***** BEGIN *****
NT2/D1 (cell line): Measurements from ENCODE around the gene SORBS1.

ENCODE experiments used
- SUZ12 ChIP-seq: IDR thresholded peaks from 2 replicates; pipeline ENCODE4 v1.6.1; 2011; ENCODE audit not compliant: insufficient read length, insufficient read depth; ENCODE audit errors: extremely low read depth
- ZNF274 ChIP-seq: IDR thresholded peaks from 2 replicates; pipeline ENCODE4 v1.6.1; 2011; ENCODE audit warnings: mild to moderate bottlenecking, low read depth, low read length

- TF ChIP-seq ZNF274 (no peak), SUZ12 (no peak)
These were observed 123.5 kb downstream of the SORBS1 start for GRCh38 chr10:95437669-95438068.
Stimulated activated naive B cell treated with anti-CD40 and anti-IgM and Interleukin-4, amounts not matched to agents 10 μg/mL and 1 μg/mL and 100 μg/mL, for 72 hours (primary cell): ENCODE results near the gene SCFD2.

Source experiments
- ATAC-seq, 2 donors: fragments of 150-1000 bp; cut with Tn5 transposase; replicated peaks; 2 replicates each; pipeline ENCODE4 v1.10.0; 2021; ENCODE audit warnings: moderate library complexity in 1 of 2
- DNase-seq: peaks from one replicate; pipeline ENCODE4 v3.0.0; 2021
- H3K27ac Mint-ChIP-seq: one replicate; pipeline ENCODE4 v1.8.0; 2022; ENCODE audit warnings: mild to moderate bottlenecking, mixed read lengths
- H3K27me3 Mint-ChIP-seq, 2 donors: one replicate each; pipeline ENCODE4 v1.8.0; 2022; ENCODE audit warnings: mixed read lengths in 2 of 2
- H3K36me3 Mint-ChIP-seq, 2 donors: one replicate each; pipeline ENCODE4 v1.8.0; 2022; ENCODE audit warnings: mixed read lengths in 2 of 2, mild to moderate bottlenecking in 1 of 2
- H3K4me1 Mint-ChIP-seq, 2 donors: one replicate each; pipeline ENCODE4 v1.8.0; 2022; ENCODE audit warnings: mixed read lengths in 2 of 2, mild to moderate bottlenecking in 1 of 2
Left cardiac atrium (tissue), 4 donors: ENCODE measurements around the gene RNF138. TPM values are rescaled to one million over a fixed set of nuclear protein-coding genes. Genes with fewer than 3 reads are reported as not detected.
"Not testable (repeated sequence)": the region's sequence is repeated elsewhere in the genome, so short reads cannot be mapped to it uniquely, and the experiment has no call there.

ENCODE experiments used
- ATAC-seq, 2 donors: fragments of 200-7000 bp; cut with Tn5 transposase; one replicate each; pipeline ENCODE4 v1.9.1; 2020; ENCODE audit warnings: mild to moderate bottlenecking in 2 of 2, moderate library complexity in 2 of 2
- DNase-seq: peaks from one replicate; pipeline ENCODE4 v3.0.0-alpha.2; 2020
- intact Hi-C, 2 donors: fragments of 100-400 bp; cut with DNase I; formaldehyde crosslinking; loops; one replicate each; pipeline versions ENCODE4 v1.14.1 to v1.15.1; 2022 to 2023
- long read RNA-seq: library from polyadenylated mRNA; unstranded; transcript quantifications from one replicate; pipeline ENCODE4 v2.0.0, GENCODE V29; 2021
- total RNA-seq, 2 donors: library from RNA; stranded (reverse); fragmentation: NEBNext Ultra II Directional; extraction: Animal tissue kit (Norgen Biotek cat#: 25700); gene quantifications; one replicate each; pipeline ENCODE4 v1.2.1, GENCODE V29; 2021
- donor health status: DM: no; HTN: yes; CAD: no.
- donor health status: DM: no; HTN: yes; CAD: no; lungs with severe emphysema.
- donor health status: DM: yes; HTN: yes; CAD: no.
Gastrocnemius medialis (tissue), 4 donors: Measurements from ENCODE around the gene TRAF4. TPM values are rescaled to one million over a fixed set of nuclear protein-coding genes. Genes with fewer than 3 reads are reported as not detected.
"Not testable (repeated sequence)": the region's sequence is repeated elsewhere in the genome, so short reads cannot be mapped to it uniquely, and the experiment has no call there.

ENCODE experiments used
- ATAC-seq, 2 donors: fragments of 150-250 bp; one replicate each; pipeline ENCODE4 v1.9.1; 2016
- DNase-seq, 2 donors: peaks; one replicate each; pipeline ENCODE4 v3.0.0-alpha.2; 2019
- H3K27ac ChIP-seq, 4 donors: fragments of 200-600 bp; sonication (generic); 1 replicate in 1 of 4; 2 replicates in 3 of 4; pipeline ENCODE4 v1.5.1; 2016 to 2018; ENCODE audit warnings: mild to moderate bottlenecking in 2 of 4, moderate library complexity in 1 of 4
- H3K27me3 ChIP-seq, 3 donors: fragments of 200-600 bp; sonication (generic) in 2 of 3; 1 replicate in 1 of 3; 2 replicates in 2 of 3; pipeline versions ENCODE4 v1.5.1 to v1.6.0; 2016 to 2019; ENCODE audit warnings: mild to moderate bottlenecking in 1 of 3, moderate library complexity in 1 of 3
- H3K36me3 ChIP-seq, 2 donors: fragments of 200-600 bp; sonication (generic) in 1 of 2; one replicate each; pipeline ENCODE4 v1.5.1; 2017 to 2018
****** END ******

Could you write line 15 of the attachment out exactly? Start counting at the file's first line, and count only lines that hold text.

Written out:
Left cardiac atrium (tissue), 4 donors: ENCODE measurements around the gene RNF138. TPM values are rescaled to one million over a fixed set of nuclear protein-coding genes. Genes with fewer than 3 reads are reported as not detected.